Modular Home Lot Preparation: Guide To New Homeowners

The lot sets the base that will hold the modular home and should be properly prepared to ensure a successful assembly of the modules. The amount of work required to prepare the lot will vary from site to site depending on the specific requirements demanded by each house design, as well as the initial conditions of the plot of land. Still, usually the site works follow a very similar order of actions.

This is the step by step guide for lot preparation:

  1. Clearance and leveling
  2. Connect utilities to public lines
  3. Build the foundations
  4. Module delivery preparation
  5. Landscaping works

It is crucial to complete each one of these steps before the modules are delivered to the site. While the work structure looks quite similar for every building site, the tasks performed will vary enormously from one lot to another and so will the cost. Since as a new homeowner, having an idea of the cost is very useful, we have compiled some average prices as guidance.

Do modular homes come with land or should I buy land before buying a modular home?

In general, modular homes just as traditional on-site constructions, don’t come with land and it is up to the owner to acquire it before buying a modular home. However, most modular home manufacturers will guide you in the process of looking for a feasible land or even put you in touch to some recommended local realtors who are knowledgeable about modular home’s land requirements.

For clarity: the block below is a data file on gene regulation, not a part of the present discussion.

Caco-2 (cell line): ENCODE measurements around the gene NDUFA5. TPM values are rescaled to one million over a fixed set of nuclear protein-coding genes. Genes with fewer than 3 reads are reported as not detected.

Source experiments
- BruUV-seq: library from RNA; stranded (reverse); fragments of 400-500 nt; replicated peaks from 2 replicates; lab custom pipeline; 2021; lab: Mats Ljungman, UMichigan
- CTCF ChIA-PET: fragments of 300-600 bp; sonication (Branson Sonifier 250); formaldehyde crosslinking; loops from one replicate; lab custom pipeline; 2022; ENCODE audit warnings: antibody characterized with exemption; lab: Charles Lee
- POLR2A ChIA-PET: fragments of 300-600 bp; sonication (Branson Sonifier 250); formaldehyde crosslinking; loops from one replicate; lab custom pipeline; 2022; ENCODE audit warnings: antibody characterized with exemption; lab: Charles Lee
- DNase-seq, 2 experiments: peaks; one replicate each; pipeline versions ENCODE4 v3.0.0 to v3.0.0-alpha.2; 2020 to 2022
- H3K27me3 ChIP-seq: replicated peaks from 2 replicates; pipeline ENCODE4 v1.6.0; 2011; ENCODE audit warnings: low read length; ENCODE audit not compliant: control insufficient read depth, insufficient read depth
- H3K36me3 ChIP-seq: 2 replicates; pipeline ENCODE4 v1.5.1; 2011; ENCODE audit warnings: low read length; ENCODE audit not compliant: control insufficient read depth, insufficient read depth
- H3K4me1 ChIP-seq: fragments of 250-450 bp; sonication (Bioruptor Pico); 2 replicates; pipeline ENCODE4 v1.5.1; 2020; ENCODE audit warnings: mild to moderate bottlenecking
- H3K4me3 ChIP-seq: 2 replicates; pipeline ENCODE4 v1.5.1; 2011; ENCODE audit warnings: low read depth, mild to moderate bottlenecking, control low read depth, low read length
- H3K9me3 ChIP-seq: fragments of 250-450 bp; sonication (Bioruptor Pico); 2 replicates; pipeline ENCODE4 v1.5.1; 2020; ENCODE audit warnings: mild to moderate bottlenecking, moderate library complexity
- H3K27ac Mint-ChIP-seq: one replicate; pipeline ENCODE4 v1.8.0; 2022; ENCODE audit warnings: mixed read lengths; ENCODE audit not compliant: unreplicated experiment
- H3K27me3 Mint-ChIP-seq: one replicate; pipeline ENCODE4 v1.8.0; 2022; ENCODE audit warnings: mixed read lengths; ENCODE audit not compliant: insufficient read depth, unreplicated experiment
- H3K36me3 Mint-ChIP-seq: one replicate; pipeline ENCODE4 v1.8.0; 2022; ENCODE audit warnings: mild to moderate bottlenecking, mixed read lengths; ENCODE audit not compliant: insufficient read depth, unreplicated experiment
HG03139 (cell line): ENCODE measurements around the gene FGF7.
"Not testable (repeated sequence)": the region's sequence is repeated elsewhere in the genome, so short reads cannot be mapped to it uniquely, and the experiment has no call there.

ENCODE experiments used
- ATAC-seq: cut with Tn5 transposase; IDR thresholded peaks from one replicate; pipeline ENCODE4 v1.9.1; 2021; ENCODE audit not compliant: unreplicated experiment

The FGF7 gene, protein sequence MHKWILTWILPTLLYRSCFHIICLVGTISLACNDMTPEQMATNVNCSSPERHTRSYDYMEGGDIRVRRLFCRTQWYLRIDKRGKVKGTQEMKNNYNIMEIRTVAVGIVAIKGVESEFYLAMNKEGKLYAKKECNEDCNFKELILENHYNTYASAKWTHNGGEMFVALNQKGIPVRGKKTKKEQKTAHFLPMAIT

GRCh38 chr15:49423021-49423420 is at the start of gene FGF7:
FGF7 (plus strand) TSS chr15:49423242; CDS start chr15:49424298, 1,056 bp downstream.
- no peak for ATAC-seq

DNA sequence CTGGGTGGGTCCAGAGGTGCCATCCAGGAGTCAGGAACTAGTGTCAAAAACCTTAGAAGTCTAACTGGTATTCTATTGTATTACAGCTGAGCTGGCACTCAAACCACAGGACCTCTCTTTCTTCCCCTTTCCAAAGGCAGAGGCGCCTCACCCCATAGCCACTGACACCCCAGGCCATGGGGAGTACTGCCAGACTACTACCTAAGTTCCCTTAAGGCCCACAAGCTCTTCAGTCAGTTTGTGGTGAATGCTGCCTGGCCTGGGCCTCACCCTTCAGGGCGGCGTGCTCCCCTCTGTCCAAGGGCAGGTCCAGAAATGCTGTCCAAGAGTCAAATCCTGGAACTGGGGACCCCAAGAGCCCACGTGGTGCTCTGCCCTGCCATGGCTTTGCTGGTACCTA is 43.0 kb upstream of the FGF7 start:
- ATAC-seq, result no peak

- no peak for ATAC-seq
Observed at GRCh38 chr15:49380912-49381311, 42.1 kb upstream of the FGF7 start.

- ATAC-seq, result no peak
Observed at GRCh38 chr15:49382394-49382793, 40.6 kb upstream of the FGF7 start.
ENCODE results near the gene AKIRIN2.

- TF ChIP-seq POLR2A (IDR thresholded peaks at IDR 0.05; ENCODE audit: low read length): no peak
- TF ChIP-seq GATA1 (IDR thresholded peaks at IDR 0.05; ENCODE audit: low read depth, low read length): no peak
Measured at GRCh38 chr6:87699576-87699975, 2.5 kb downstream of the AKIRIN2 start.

Buying a plot of land to build a modular home is quite similar to buying a lot to build a traditional construction. Though it is recommended to look for a lot offering:

  • Low tree density.
  • No existing buildings.
  • Flat topography
  • Access to public utilities (electricity, gas, sewage and water [1].
  • Good quality soil that isn’t too soft nor too hard [2].
  • Wide and obstacle free access roads.

A plot of land that fails to offer the characteristics mentioned above can still become a good building site for a modular home, though the required land preparation may involve more site works and a higher cost.

How to prepare the land to put a modular home

Lot preparation can feel overwhelming for some, there is a lot to consider and it should be done right so the modules can be delivered and assembled on site. Most modular home companies will only focus on the module manufacturing. You as a homeowner will need to take over and hire a contractor, a professional in charge of the site works, who will verify that the land is prepared to receive the modules and put the modular home together.